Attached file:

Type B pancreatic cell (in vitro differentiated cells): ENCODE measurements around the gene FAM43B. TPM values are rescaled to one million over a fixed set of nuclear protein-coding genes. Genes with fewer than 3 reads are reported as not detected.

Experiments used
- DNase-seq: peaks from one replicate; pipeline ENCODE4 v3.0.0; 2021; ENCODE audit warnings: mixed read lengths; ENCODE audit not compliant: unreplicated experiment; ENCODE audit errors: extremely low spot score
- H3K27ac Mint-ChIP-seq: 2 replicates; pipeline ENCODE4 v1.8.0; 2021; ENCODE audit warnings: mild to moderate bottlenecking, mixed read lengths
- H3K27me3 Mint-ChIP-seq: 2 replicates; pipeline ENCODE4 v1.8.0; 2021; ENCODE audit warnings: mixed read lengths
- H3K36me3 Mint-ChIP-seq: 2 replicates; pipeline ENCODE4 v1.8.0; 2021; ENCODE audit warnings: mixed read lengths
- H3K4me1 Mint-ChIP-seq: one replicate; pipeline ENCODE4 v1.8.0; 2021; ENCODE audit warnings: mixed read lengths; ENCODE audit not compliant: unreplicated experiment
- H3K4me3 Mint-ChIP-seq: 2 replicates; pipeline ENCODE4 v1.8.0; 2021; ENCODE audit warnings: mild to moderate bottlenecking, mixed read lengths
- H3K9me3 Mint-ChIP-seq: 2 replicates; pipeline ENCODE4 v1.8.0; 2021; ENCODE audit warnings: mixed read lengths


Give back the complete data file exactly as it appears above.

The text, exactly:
Type B pancreatic cell (in vitro differentiated cells): ENCODE measurements around the gene FAM43B. TPM values are rescaled to one million over a fixed set of nuclear protein-coding genes. Genes with fewer than 3 reads are reported as not detected.

Experiments used
- DNase-seq: peaks from one replicate; pipeline ENCODE4 v3.0.0; 2021; ENCODE audit warnings: mixed read lengths; ENCODE audit not compliant: unreplicated experiment; ENCODE audit errors: extremely low spot score
- H3K27ac Mint-ChIP-seq: 2 replicates; pipeline ENCODE4 v1.8.0; 2021; ENCODE audit warnings: mild to moderate bottlenecking, mixed read lengths
- H3K27me3 Mint-ChIP-seq: 2 replicates; pipeline ENCODE4 v1.8.0; 2021; ENCODE audit warnings: mixed read lengths
- H3K36me3 Mint-ChIP-seq: 2 replicates; pipeline ENCODE4 v1.8.0; 2021; ENCODE audit warnings: mixed read lengths
- H3K4me1 Mint-ChIP-seq: one replicate; pipeline ENCODE4 v1.8.0; 2021; ENCODE audit warnings: mixed read lengths; ENCODE audit not compliant: unreplicated experiment
- H3K4me3 Mint-ChIP-seq: 2 replicates; pipeline ENCODE4 v1.8.0; 2021; ENCODE audit warnings: mild to moderate bottlenecking, mixed read lengths
- H3K9me3 Mint-ChIP-seq: 2 replicates; pipeline ENCODE4 v1.8.0; 2021; ENCODE audit warnings: mixed read lengths